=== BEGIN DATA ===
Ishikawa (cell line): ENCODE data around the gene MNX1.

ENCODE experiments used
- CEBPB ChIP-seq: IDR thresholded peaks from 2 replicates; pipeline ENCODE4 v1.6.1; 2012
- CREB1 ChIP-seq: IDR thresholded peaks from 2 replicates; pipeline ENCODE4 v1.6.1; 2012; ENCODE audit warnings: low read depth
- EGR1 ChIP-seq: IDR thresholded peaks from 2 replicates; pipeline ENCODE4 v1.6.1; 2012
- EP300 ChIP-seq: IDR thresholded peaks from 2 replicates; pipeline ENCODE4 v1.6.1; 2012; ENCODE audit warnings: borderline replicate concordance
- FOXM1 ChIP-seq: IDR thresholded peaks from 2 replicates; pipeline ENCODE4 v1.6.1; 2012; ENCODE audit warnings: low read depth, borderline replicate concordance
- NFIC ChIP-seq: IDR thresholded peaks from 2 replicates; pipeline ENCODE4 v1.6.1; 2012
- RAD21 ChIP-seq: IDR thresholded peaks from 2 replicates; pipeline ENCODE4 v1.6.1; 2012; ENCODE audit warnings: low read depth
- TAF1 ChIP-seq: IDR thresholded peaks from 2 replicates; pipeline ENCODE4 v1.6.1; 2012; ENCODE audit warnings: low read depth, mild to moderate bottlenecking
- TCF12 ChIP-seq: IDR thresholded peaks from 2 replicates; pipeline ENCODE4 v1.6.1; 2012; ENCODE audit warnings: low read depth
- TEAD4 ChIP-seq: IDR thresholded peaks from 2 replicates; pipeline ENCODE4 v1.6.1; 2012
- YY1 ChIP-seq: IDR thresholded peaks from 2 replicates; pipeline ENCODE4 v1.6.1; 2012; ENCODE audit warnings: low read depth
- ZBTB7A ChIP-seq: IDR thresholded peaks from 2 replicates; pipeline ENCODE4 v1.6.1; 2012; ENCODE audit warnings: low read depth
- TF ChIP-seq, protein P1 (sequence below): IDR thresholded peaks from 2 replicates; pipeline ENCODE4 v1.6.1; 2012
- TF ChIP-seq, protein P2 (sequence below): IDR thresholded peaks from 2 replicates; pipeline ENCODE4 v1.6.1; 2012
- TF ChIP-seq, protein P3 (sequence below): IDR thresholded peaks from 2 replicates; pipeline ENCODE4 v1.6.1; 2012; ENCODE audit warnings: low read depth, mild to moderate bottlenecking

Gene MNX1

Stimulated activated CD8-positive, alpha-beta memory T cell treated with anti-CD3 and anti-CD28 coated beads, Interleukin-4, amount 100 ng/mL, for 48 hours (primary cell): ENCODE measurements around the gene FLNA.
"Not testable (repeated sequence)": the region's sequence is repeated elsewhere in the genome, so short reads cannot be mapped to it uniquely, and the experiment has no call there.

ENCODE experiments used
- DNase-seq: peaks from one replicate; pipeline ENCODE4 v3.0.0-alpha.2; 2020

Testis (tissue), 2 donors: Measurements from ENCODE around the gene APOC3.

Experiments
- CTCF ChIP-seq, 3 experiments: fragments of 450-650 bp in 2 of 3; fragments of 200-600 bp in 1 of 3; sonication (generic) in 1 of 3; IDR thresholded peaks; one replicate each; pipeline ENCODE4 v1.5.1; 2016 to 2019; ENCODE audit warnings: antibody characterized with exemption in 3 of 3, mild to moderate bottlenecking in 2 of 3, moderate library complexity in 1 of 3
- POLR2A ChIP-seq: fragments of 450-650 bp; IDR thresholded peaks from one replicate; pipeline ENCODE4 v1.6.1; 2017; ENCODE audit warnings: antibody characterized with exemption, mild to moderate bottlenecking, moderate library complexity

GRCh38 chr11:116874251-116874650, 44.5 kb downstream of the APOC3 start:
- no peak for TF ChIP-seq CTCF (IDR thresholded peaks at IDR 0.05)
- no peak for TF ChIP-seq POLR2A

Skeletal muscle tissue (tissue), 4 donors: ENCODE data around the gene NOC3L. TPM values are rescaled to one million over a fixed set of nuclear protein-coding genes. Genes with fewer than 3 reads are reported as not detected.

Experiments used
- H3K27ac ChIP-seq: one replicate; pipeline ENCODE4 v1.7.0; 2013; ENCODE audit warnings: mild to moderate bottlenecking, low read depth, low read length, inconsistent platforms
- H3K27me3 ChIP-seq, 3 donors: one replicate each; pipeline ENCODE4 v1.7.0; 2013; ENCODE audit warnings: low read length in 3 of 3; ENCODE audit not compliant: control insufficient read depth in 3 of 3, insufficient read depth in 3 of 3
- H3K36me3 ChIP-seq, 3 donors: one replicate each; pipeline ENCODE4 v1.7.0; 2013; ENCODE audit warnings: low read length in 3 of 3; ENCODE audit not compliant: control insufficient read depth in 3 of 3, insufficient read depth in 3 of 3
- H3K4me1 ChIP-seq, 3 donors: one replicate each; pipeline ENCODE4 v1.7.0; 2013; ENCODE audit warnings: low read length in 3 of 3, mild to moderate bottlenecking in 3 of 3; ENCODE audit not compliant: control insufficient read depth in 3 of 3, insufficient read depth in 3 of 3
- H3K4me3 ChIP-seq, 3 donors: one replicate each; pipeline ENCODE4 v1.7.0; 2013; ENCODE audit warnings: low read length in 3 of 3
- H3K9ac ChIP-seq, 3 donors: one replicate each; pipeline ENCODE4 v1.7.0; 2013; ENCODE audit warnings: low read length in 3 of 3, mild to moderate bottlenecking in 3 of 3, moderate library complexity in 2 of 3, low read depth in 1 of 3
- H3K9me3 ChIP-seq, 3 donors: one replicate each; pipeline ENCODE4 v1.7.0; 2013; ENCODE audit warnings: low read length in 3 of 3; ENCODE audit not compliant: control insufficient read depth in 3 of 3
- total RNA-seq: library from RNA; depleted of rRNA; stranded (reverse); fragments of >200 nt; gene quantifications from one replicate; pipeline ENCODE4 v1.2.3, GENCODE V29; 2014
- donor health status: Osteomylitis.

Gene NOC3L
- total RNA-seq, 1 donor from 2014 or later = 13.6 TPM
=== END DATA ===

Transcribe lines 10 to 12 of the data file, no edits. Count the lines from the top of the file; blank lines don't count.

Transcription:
- TAF1 ChIP-seq: IDR thresholded peaks from 2 replicates; pipeline ENCODE4 v1.6.1; 2012; ENCODE audit warnings: low read depth, mild to moderate bottlenecking
- TCF12 ChIP-seq: IDR thresholded peaks from 2 replicates; pipeline ENCODE4 v1.6.1; 2012; ENCODE audit warnings: low read depth
- TEAD4 ChIP-seq: IDR thresholded peaks from 2 replicates; pipeline ENCODE4 v1.6.1; 2012